Let me set out first what I see to be the implications of New Testament teaching on relationships in the Body of Christ for dealing with the seemingly contradictory principles of hierarchy and submission to authority, on the one hand; and assertions of the equality of all Christians on the other.   In Part 2 of this article, I will make some applications of this teaching to practical difficulties commonly experienced in the Body of Christ, based on the primary principles in the headings below.  I shall begin, though, with the foundation truth upon which all of those applications are built:

Jesus is the model for free and positive submission and obedience.

When the boy Jesus was found in the Temple by his parents after a three-day search, he gently chided them for not knowing that they would find Him there; but afterward, "He went down to Nazareth with them and was obedient to them" (Luke 2:51). Even this early, He established the practice of being in voluntary submission in a circumstance where He had more understanding than those who had temporary authority over Him. I wonder if Jesus didn't find it increasingly incongruent to be under the governance of Mary and Joseph.   Although they had been chosen for their dedication to God, they were subject to human limitations which must have been apparent to Jesus as He grew up.  His obedience in this situation must have been preparation for the profound obedience to His Father in Heaven which, the writer of Hebrews tells us (Heb. 5:7-10), He had to learn through suffering, even though He was the Son of God.

Toward the end of His ministry on earth, Jesus had occasion to demonstrate graphically to His disciples the lesson of achieving greatness through being a servant. Having already remonstrated with them about their competing for superior position in God's Kingdom (see Matt. 20:24-28), He gave an object lesson at the Last Supper to underline His previous statement that "whoever wants to be first must be your slave--just as the Son of Man did not come to be served, but to serve"  (Matt. 20:27-28).  John tells us that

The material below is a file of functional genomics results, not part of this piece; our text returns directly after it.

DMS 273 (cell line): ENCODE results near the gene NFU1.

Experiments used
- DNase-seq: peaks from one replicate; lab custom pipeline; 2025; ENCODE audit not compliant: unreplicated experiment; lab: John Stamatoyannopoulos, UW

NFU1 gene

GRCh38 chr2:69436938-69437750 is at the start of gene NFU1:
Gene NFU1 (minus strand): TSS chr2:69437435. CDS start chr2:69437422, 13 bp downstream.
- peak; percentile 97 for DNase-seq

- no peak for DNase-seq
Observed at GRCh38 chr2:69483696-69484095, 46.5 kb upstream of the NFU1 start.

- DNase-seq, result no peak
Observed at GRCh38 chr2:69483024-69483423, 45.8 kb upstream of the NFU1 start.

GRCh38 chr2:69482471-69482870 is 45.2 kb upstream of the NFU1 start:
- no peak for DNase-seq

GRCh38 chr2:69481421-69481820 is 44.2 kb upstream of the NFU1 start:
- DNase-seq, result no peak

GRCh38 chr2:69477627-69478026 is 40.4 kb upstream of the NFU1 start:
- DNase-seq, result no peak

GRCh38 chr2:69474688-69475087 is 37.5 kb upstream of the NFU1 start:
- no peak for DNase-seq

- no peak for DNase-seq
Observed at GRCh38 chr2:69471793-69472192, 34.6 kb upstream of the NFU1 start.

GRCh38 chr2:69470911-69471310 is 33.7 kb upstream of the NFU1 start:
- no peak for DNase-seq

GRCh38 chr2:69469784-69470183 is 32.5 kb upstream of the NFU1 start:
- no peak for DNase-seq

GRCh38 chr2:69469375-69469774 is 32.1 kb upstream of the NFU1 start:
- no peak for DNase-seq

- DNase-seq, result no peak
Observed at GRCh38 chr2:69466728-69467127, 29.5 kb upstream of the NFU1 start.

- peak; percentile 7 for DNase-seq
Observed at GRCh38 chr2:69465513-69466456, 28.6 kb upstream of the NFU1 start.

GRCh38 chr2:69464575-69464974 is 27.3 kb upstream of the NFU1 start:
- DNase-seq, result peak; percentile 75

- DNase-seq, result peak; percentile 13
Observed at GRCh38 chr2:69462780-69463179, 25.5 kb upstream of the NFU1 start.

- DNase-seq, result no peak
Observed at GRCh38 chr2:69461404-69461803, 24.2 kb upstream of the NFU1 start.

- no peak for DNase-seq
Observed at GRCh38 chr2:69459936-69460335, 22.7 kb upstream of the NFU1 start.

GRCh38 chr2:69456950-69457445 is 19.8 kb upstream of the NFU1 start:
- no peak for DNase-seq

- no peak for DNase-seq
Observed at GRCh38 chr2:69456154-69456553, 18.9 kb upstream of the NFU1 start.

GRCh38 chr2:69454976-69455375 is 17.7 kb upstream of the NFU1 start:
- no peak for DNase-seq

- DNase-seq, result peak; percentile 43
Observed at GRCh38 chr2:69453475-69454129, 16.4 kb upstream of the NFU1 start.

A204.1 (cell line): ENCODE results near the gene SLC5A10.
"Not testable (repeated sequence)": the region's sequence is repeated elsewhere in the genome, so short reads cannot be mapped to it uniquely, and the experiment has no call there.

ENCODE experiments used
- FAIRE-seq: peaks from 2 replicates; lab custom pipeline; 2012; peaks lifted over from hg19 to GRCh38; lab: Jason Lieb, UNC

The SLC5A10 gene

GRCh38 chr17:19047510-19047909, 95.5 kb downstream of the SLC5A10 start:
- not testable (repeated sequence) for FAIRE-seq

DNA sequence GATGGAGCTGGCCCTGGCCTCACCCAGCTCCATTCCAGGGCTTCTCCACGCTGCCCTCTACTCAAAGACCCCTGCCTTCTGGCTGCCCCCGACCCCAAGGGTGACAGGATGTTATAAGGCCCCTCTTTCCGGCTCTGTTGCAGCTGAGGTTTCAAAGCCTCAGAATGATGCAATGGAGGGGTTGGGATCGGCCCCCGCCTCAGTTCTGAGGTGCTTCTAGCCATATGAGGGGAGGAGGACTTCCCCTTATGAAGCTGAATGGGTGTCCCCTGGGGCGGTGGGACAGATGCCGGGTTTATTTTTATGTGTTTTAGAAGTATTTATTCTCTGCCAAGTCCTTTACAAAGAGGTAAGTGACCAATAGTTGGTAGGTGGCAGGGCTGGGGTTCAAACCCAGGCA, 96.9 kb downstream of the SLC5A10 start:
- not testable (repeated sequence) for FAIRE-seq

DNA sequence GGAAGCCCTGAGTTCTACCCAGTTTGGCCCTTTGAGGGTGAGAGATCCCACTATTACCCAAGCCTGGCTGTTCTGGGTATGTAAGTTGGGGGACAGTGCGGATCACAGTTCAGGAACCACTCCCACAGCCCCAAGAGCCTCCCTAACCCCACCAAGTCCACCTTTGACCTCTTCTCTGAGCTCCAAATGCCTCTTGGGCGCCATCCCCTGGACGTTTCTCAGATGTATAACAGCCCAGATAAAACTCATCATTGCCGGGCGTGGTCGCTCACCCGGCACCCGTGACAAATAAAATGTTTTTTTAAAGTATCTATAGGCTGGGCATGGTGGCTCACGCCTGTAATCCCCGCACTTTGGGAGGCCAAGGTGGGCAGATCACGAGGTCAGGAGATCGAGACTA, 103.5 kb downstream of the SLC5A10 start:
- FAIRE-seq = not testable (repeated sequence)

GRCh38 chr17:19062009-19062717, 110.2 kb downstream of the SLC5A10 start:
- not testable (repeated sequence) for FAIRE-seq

Jesus knew that the Father had put all things under his power, and that he had come from God and was returning to God; so he got up from the meal, took off his outer clothing, and wrapped a towel around his waist. After that, he poured water into a basin and began to wash his disciples' feet, drying them with the towel that was wrapped around him!  When he had finished washing their feet, he put on his clothes and returned to his place. "Do you understand what I have done for you?" he asked them. "You call me 'Teacher' and 'Lord,' and rightly so, for that is what I am. Now that I, your Lord and Teacher, have washed your feet, you also should wash one another's feet. I have set you an example that you should do as I have done for you. I tell you the truth, no servant is greater than his master, nor is a messenger greater than the one who sent him. Now that you know these things, you will be blessed if you do them. (John 13:3-5, 12-17)